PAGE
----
Material Support — Not For the Likes of Me

The other day friends and I were having lunch, when we got into a lively and heated discussion about state budgets, public pension funding and unions. Afterwards, we hugged and one friend said, “I’m glad we live in a country where we can talk about what we believe and nobody will throw us in jail!”

That’s probably true for us, white, flag-waving, not very political women with Protestant-sounding names.

What if your views don’t line up with the State Department’s?

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Sami Al-Airan. U of Florida professor and American citizen arrested in 2003, accused of material support of terrorists. He spent 28 months in solitary confinement, before he was tried before a grand jury, which acquitted him on the serious charges, and deadlocked on the minor charges. Al-Arian is still under house arrest and in legal limbo. Ironically, he campaigned for G.W. Bush in 2000 because of Bush’s opposition to the use of secret evidence. Image source.
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Jess Sundin. Anti-war activist and advocate for workers and civil rights in Columbia, the Gaza Strip and the West Bank. Her home was one of 9 in Minnesota and Chicago targeted in simultaneous raids in 2010. FBI agents searched her house in front of her 6 year old daughter, carted away “truckloads” of personal belongings. Sundin and the others subject to the raids refused to testify before a grand jury.  Image source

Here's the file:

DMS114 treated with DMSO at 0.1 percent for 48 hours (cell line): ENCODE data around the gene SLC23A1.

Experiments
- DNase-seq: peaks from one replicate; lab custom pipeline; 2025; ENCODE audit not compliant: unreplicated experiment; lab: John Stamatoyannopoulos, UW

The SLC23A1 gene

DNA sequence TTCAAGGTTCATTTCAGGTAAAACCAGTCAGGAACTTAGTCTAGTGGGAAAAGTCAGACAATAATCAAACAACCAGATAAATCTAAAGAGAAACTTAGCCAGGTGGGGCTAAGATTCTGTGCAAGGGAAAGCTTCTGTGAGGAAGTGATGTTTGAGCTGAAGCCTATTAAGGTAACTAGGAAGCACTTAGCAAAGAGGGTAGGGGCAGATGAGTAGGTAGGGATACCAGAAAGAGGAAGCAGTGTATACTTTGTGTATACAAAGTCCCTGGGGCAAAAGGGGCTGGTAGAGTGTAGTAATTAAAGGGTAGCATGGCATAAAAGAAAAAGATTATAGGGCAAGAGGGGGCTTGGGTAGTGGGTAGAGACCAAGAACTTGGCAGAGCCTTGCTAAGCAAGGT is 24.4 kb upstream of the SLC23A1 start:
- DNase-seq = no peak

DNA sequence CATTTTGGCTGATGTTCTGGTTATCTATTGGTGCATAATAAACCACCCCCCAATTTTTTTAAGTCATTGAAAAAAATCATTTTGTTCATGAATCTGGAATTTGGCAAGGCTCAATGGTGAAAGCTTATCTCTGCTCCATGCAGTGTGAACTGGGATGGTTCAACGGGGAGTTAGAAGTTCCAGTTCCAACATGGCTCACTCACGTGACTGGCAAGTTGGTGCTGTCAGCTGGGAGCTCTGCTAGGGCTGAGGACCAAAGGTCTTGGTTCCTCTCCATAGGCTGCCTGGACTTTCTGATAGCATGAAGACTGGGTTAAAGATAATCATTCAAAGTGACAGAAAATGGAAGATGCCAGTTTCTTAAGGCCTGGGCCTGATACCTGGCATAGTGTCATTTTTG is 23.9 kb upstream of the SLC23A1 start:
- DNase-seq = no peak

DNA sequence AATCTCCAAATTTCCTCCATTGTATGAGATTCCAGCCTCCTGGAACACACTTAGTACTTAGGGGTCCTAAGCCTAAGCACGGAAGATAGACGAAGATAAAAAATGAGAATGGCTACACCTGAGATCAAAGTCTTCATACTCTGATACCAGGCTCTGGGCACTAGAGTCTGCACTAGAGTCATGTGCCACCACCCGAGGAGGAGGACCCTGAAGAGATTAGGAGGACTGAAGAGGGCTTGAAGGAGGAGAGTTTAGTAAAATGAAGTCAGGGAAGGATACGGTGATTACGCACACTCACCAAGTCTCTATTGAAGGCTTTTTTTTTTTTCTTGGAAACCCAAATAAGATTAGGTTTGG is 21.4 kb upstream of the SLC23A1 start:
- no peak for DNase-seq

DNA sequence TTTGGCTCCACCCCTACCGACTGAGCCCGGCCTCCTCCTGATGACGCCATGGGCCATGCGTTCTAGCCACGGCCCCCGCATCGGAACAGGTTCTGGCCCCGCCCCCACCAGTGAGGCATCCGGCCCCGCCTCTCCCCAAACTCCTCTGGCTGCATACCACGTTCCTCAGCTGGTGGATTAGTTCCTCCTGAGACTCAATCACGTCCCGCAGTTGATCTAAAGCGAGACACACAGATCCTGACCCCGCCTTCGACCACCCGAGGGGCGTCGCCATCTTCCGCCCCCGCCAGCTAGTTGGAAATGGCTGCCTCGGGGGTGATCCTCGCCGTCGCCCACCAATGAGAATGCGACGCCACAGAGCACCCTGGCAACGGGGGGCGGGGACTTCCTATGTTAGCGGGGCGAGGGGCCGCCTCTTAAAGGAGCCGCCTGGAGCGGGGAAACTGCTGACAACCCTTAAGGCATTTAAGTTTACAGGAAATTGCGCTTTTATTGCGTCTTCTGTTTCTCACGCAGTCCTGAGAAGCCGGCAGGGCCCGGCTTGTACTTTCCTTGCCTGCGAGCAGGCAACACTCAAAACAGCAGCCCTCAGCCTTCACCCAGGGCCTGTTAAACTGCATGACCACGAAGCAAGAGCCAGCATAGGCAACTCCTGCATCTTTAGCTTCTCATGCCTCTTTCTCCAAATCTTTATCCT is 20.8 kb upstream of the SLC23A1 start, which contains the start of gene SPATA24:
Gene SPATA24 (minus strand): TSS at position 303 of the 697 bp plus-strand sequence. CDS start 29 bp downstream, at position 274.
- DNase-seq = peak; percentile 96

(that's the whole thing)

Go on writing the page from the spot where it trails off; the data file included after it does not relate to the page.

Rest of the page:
In 2010, in the case of Holder v. Humanitarian Law, the Supreme Court for the first time, ruled that free speech in the form of any kind of advocacy for a black-listed group, is a crime; that is, it is against the law to provide “material support” to any group that the State Department designates a terrorist organization. Material support includes humanitarian aid, advice, “services,” “political advocacy,” and “coordination.”  Suspected violators are subject to raids on their homes, “special administrative measures” which is a nice way of saying solitary confinement for indefinite periods of time without trial, time in a “super-max” prison or a notorious “communications management unit,” facilities designed to isolate  violent criminals.

Don’t worry if you’re a judge, T.V. commentator, wealthy businessman, former mayor of New York, former governor of New Jersey or former White House advisor. The rule doesn’t to apply to you.

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Rudy Guiliani, just to the left Maryam Rajavi, the woman in yellow. And look! John Bolton, 3rd to her right. This was taken at a rally to support the Iranian Mojahedin-e Khalq (MEK), a group the State Department designates a terrorist organization. Politicians, judges, scholars and TV commentators have accepted speaking fees from the group. Indictments and early morning raids forthcoming? Don’t bet on it. Image source.

If, however, you are an ordinary person who supports workers in Columbia, if you’re a Muslim, or if you send money to a Palestinian aid group, or speak out against wars in the Middle East, or publicly oppose NSA surveillance of your phone calls and e-mails, beware.

Here’s the story of former NSA computer program designer William Binney, when he  raised his head a little too far in protest of NSA surveillance.  

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